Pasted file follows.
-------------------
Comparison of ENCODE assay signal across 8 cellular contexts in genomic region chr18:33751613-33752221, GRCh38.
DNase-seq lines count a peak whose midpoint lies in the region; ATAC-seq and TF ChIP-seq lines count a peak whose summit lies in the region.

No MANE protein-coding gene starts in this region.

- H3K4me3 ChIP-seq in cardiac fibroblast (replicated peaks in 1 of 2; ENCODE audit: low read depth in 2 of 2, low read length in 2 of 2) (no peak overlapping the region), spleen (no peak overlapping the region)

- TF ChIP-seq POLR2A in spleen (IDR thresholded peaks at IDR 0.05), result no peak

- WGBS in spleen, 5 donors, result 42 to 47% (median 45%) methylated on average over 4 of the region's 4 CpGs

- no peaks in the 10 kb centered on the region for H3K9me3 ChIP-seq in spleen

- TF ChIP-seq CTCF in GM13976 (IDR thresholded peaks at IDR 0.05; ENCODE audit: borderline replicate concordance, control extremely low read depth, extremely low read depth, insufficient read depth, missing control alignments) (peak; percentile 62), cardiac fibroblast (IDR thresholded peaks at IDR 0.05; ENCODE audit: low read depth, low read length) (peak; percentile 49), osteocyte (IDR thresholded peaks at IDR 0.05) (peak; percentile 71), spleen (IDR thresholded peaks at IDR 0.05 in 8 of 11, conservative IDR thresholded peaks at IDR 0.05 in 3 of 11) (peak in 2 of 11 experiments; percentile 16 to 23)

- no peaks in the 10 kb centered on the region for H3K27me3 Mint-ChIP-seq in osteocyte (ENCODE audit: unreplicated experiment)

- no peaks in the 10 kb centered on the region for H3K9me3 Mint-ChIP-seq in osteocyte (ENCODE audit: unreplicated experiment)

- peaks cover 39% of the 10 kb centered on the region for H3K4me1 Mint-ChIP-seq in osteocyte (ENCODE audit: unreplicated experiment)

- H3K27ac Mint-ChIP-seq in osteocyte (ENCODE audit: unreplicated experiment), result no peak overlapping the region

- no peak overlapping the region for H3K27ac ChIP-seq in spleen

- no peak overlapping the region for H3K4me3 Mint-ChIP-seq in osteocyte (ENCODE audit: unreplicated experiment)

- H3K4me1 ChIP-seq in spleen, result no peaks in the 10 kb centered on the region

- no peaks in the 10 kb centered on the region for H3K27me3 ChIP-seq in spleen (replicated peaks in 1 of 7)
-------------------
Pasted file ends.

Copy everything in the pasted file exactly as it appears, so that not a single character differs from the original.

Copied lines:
Comparison of ENCODE assay signal across 8 cellular contexts in genomic region chr18:33751613-33752221, GRCh38.
DNase-seq lines count a peak whose midpoint lies in the region; ATAC-seq and TF ChIP-seq lines count a peak whose summit lies in the region.

No MANE protein-coding gene starts in this region.

- H3K4me3 ChIP-seq in cardiac fibroblast (replicated peaks in 1 of 2; ENCODE audit: low read depth in 2 of 2, low read length in 2 of 2) (no peak overlapping the region), spleen (no peak overlapping the region)

- TF ChIP-seq POLR2A in spleen (IDR thresholded peaks at IDR 0.05), result no peak

- WGBS in spleen, 5 donors, result 42 to 47% (median 45%) methylated on average over 4 of the region's 4 CpGs

- no peaks in the 10 kb centered on the region for H3K9me3 ChIP-seq in spleen

- TF ChIP-seq CTCF in GM13976 (IDR thresholded peaks at IDR 0.05; ENCODE audit: borderline replicate concordance, control extremely low read depth, extremely low read depth, insufficient read depth, missing control alignments) (peak; percentile 62), cardiac fibroblast (IDR thresholded peaks at IDR 0.05; ENCODE audit: low read depth, low read length) (peak; percentile 49), osteocyte (IDR thresholded peaks at IDR 0.05) (peak; percentile 71), spleen (IDR thresholded peaks at IDR 0.05 in 8 of 11, conservative IDR thresholded peaks at IDR 0.05 in 3 of 11) (peak in 2 of 11 experiments; percentile 16 to 23)

- no peaks in the 10 kb centered on the region for H3K27me3 Mint-ChIP-seq in osteocyte (ENCODE audit: unreplicated experiment)

- no peaks in the 10 kb centered on the region for H3K9me3 Mint-ChIP-seq in osteocyte (ENCODE audit: unreplicated experiment)

- peaks cover 39% of the 10 kb centered on the region for H3K4me1 Mint-ChIP-seq in osteocyte (ENCODE audit: unreplicated experiment)

- H3K27ac Mint-ChIP-seq in osteocyte (ENCODE audit: unreplicated experiment), result no peak overlapping the region

- no peak overlapping the region for H3K27ac ChIP-seq in spleen

- no peak overlapping the region for H3K4me3 Mint-ChIP-seq in osteocyte (ENCODE audit: unreplicated experiment)

- H3K4me1 ChIP-seq in spleen, result no peaks in the 10 kb centered on the region

- no peaks in the 10 kb centered on the region for H3K27me3 ChIP-seq in spleen (replicated peaks in 1 of 7)